As winter rolls in to the Northern Hemisphere, colder temperatures shouldn’t dissuade you from adventuring in the great outdoors! With the proper clothing, equipment and precautions, winter camping can be a fun endeavor. Helping to break up long winters, winter camping is also a great way to get your adventure on in the off-season. Grab a cup of hot chocolate (marshmallows and/or Baileys optional!), get cozy by the fireplace, and read on for our Guide to Overland Winter Camping.
Cold Temperatures Weaken Vehicles
It is important to be aware of the impact of colder temperatures upon steel, plastics, fuel, electronics and equipment. Some things to be mindful of:
- Steel can weaken by as much as 20% in sub-zero temperatures.
- Plastics can lose pliability. Only high-end plastics like those used in your vehicle are tested in below-zero temperatures for compliance and strength.
- Batteries are less efficient in the cold.
- Locks and seals can seize up.
Fortunately, there are ways to address these issues and keep your vehicle running at its best.
- Go easy on it! Allow the vehicle to come up in temperature slowly, then start your drive. Remember that your transmission and differentials are still at ambient temperature, so drive slowly for the first 10 minutes to let fluids warm up.
- Keep camera batteries and phones in warm coat pockets so they are ready when you need them.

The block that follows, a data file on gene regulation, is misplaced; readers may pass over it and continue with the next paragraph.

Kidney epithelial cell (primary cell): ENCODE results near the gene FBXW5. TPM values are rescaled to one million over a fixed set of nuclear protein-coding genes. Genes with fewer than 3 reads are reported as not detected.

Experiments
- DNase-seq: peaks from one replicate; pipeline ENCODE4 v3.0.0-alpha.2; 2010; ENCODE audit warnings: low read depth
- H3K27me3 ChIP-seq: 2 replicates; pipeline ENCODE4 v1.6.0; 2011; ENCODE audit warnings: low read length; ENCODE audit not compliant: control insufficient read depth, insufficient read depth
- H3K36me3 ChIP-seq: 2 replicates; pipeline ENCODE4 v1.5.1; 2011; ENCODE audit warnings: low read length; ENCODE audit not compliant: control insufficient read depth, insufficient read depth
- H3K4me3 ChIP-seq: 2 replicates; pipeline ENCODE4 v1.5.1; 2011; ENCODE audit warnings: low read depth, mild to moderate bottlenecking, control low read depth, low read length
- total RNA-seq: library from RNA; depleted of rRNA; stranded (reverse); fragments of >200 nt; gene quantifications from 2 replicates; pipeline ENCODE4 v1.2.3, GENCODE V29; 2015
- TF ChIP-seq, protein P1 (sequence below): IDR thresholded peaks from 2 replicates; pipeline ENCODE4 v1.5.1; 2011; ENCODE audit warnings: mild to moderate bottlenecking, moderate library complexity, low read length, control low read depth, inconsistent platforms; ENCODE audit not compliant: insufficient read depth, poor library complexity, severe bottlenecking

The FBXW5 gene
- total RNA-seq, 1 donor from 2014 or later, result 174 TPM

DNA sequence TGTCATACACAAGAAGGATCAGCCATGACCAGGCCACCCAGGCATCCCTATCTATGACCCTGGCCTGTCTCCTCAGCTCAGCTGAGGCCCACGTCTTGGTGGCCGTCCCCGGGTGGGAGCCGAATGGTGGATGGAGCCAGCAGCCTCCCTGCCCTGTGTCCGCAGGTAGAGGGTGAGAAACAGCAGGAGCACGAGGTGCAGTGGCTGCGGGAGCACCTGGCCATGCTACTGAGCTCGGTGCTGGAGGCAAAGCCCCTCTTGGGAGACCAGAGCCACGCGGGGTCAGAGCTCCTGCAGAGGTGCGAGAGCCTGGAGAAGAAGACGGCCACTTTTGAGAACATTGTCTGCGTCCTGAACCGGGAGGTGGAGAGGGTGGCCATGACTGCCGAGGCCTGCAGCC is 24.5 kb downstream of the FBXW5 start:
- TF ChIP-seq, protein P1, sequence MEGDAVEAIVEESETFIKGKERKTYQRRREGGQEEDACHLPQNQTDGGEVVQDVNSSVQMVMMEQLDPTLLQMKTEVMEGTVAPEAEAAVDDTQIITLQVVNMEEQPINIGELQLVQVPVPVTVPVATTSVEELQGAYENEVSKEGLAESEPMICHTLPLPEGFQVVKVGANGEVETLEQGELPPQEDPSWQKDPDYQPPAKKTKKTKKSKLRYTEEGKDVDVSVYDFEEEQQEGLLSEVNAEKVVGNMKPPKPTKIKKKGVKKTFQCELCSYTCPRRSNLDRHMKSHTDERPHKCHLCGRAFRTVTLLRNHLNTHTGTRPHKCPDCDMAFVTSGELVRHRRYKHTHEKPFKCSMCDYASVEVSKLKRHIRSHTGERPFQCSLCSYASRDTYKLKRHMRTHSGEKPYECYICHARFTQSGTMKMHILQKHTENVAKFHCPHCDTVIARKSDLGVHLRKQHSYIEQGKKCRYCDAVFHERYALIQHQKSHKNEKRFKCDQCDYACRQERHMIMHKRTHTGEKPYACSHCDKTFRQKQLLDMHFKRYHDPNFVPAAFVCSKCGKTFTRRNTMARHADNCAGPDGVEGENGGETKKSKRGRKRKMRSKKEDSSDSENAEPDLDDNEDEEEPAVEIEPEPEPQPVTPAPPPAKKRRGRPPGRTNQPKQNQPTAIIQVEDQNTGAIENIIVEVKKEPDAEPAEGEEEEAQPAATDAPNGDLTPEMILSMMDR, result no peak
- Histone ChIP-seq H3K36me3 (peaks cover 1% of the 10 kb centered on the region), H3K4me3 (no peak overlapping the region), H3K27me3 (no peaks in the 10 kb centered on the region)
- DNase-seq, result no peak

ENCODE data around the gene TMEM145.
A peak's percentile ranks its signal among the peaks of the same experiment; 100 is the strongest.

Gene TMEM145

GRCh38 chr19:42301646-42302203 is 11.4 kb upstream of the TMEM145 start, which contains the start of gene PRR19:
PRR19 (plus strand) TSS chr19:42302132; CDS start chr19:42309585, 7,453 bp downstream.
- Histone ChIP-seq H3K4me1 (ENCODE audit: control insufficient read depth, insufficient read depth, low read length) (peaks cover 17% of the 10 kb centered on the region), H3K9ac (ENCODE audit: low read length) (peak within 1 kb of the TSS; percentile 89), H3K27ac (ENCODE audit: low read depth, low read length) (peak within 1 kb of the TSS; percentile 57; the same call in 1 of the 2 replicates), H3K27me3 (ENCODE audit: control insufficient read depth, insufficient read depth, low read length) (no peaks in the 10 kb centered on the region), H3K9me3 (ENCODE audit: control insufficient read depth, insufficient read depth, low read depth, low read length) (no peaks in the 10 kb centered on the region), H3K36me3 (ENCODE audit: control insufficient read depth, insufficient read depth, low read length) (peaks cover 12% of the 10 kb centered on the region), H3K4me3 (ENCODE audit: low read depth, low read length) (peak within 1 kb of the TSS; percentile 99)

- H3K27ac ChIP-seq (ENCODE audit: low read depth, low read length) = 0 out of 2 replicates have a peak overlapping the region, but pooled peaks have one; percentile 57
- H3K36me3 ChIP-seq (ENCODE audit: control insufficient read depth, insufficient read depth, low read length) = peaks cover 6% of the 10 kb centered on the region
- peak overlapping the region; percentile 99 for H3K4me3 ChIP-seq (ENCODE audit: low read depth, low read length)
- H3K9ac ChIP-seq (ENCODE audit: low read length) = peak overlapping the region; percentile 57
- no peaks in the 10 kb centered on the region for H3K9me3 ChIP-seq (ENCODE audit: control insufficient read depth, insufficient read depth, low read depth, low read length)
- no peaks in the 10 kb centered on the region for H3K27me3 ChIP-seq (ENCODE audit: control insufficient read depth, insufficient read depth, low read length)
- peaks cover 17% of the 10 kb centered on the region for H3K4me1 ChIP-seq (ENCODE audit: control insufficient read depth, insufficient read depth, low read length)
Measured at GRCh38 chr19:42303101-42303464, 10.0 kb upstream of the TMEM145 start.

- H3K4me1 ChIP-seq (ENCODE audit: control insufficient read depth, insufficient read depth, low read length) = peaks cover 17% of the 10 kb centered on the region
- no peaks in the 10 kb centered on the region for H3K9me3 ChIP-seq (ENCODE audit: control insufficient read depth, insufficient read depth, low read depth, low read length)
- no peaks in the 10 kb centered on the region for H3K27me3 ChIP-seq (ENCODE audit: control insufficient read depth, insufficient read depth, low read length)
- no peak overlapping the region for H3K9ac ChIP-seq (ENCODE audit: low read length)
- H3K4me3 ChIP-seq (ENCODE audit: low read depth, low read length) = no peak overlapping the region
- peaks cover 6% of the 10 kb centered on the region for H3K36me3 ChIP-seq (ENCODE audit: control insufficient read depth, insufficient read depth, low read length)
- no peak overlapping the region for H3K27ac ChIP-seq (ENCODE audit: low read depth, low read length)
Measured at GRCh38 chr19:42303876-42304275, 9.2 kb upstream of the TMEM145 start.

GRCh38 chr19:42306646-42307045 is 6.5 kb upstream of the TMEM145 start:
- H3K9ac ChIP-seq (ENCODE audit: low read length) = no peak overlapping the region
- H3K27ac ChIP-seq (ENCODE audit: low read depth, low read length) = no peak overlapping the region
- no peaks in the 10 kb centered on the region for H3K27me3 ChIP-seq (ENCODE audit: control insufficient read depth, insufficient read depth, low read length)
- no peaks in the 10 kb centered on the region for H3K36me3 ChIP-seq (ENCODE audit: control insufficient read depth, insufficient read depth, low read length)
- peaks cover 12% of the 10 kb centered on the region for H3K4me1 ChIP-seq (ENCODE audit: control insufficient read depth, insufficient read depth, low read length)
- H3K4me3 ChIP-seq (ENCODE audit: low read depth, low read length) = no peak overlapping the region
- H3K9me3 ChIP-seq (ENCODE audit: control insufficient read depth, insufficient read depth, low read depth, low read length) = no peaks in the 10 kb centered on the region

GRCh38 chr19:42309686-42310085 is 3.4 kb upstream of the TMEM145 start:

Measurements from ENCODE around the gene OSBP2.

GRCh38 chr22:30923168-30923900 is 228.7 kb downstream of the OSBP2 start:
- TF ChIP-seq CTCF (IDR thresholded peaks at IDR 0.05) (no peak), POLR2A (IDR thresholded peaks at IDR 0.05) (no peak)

- Prep your vehicle with D-ICE lubricant in locks and seals to ensure you can get into the vehicle on cold days. It’s also helpful to travel with a spare key and extra antifreeze.
All-terrain or a dedicated set of snow tires are hugely important here. If you want the added traction of snow chains, choose a spiked set and install them before hitting the trail to confirm they fit properly.
Ensure you’re ready to get stuck (and unstuck!) by bringing the appropriate recovery gear. It’s all part of the fun. , and are essential, and of course a legitimate shovel with a long handle is imperative. That being said, it is prudent to anticipate the possibility of overnight snowfall. Are you prepared to dig yourself out?
This is a simple concept but results in some interesting work-arounds. We use plastic or MSR Dromedary bags placed near a floor heater to prevent freezing. Be aware that filtration systems like the Lifesaver jerry cans can stop functioning and be permanently damaged if frozen.
Canvas can become ice-encrusted in cold temperatures. If you are camping in a rooftop tent or camper with a lot of canvas, prepare a game plan for closure. In the Arctic Solo Series, Richard and Ashley ran the Habitat’s diesel Webasto heater continuously to prevent this from happening. When the tent material was too frozen to close properly, they folded down the Habitat and waited until the heater melted the ice enough to close the tent.
Choose Camp Fuel Wisely
Propane loses efficiency in cold temperatures, so fuel source selection comes into play here. If your stove is able to run off of a winter isobutane blend, that might be a great place to start.